Yesterday’s parliamentary election in the Baltic nation of Latvia has thrown up more bitter disappointment for Brussels, as the pro-Moscow Social Democratic Party “Harmony” finished in first place.
The Harmony Party won 19.8% of the popular vote, giving it 23 seats in the 100-seat Saeima.
It has a long-standing affiliation with Vladimir Putin’s United Russia party.
Latvia, provisional election results:
840,574 / 1,548,100 eligible voters, turnout 54,3%
— Europe Elects (@EuropeElects) October 7, 2018
This means it’ll hold the balance of power as the disparate forces of Latvian politics attempt to form a governing coalition in the coming days and weeks.
Joint second place in terms of parliament seats – 16 apiece – were the New Conservative Party and “Who Owns The State?” – both parties are vaguely “populist”.
The crucial difference between these two are that the former is pro-European, whilst the latter is strongly nationalistic and Eurosceptic.
The National Alliance, a promising right-wing nationalist political grouping, lost four seats and could lose return to opposition after a number of years governing as part of a coalition.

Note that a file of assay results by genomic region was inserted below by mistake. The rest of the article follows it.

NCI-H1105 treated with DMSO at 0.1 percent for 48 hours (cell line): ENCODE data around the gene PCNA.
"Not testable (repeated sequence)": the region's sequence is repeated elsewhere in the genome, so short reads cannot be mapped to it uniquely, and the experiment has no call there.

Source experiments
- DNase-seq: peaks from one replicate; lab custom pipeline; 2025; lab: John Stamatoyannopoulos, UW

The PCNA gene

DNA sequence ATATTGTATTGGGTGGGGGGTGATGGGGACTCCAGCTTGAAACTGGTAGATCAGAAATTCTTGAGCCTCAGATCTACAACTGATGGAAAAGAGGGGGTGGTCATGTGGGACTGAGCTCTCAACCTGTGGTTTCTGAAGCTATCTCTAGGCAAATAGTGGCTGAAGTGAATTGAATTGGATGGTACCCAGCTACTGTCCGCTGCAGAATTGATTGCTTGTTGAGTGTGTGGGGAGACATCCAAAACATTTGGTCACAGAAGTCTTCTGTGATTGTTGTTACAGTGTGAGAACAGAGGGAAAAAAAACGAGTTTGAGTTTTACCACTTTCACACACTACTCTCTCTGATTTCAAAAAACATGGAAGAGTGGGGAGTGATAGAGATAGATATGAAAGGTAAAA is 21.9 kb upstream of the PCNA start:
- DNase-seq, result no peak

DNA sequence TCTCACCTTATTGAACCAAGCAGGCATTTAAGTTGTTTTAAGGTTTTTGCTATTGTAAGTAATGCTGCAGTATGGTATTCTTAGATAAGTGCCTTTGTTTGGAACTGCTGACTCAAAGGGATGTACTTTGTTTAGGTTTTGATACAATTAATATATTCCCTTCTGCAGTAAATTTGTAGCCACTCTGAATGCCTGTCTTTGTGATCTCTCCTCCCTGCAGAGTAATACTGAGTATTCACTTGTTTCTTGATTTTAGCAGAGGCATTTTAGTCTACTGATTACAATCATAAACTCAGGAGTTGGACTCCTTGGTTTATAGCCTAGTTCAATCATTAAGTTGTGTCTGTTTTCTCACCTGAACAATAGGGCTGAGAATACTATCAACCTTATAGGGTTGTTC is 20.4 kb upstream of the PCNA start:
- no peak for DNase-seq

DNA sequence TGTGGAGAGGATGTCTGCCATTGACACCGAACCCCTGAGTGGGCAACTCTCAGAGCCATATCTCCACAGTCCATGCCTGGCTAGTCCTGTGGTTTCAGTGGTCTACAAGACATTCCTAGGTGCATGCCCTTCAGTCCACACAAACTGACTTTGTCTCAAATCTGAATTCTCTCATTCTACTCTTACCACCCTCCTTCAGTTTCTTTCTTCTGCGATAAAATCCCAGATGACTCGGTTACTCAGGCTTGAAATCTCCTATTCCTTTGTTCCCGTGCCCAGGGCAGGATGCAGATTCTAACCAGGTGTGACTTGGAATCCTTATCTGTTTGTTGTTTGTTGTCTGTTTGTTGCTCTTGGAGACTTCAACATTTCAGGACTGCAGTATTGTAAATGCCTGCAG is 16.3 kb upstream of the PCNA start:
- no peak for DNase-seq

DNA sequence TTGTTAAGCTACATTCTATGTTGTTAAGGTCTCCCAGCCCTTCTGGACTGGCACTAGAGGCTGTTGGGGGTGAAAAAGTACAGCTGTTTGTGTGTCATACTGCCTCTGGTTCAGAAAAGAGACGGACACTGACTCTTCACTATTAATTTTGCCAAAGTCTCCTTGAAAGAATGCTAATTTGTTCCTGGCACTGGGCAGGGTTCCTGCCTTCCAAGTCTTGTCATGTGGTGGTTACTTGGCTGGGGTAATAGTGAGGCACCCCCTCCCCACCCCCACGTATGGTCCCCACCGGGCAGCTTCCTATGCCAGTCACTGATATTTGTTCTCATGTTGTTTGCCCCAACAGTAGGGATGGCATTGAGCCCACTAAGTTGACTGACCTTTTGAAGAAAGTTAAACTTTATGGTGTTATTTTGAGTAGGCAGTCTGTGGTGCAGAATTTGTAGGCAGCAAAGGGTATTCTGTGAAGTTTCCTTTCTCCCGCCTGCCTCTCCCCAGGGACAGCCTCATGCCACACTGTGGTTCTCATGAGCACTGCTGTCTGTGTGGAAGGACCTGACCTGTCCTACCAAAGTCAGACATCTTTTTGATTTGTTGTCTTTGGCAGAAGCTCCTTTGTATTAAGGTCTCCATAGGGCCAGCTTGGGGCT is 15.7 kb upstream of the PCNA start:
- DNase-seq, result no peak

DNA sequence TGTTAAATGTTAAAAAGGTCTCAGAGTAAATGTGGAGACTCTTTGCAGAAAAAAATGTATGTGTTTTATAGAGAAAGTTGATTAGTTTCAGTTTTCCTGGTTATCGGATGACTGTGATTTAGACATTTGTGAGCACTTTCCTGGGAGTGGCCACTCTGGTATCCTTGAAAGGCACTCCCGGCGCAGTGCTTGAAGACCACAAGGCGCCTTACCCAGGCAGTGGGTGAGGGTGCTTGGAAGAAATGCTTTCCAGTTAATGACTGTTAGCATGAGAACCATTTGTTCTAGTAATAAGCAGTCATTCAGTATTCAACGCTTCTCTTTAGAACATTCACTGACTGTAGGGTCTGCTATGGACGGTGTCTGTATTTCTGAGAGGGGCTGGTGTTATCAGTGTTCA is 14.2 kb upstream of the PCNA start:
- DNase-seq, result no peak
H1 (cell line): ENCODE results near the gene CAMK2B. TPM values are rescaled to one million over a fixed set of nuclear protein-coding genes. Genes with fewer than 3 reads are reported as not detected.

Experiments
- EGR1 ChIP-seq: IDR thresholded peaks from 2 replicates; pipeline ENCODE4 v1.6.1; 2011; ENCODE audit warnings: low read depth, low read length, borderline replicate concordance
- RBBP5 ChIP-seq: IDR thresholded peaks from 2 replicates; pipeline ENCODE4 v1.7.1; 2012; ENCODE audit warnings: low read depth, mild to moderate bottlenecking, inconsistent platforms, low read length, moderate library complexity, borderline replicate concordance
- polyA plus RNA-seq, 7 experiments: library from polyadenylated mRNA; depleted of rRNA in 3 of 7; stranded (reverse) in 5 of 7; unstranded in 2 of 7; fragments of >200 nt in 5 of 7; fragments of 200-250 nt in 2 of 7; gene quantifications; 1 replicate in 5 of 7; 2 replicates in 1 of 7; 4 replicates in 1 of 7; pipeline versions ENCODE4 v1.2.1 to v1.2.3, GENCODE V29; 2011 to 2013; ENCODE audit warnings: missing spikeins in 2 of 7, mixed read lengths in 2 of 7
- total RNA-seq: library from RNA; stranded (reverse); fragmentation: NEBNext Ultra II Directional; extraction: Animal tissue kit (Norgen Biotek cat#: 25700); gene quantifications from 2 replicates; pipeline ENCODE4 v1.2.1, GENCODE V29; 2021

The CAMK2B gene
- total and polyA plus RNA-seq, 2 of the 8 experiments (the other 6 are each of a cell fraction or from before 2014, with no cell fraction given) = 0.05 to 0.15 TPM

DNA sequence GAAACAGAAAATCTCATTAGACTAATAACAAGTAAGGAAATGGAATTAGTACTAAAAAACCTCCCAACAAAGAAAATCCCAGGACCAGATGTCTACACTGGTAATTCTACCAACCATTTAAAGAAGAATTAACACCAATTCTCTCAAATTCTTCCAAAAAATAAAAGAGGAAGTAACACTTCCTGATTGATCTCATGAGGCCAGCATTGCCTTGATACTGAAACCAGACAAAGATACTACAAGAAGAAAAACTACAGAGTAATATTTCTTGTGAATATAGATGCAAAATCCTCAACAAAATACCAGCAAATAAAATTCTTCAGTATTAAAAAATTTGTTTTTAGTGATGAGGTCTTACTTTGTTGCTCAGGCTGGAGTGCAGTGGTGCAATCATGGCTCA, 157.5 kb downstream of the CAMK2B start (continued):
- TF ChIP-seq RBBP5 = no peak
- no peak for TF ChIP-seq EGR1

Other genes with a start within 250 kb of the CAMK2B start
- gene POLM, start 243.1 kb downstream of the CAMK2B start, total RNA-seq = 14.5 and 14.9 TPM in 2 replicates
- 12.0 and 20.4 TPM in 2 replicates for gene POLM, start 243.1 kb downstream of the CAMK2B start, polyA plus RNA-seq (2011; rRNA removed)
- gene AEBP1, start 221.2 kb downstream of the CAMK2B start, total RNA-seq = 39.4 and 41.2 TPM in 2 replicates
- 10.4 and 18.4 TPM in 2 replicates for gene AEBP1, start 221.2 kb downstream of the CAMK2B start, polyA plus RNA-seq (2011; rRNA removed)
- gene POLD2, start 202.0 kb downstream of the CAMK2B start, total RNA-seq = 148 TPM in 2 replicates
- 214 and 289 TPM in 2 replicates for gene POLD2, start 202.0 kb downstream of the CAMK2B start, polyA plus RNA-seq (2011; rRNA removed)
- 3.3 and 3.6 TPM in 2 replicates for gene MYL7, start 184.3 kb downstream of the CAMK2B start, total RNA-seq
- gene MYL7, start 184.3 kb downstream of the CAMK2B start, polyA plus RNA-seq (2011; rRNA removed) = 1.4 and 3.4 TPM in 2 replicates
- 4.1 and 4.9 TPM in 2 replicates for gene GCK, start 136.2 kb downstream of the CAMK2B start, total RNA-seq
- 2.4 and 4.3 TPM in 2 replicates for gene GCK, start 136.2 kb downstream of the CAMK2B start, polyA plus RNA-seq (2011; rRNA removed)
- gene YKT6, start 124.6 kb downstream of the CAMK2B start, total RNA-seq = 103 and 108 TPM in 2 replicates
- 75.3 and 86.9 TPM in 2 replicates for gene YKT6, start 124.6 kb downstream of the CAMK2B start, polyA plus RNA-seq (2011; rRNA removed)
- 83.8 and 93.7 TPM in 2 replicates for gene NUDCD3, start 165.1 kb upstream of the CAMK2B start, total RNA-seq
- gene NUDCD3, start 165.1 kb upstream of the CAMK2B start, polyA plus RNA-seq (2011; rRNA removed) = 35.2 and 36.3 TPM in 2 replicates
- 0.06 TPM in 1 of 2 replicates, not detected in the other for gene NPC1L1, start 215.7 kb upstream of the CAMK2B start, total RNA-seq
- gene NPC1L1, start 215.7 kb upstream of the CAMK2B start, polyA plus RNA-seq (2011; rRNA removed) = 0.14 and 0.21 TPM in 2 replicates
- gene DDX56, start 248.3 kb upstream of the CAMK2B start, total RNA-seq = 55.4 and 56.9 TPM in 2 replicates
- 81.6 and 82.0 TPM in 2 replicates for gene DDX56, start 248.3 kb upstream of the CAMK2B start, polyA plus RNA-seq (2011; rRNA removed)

Their stated ambition in recent years has been to keep the pro-Russian party from power.
#UPDATE pro-Kremlin Harmony party wins Latvia’s general election ahead of populists, after a vote tarnished by hackers’ attack on country’s top social network https://t.co/7q9Okogo1Y pic.twitter.com/YW2ezwXCLv
— AFP news agency (@AFP) October 7, 2018
Latvia borders Russia to the East and has a Russian minority of 495,000 people – just over 25% of the population.
Brussels and Washington will no doubt be alarmed by these developments and fear “another Donetsk” being played out in the Baltic region.
The obsessive scaremongers are out already with the usual “Russia hacked us” trope, of course, but this will do little to dissolve the problem on their hands.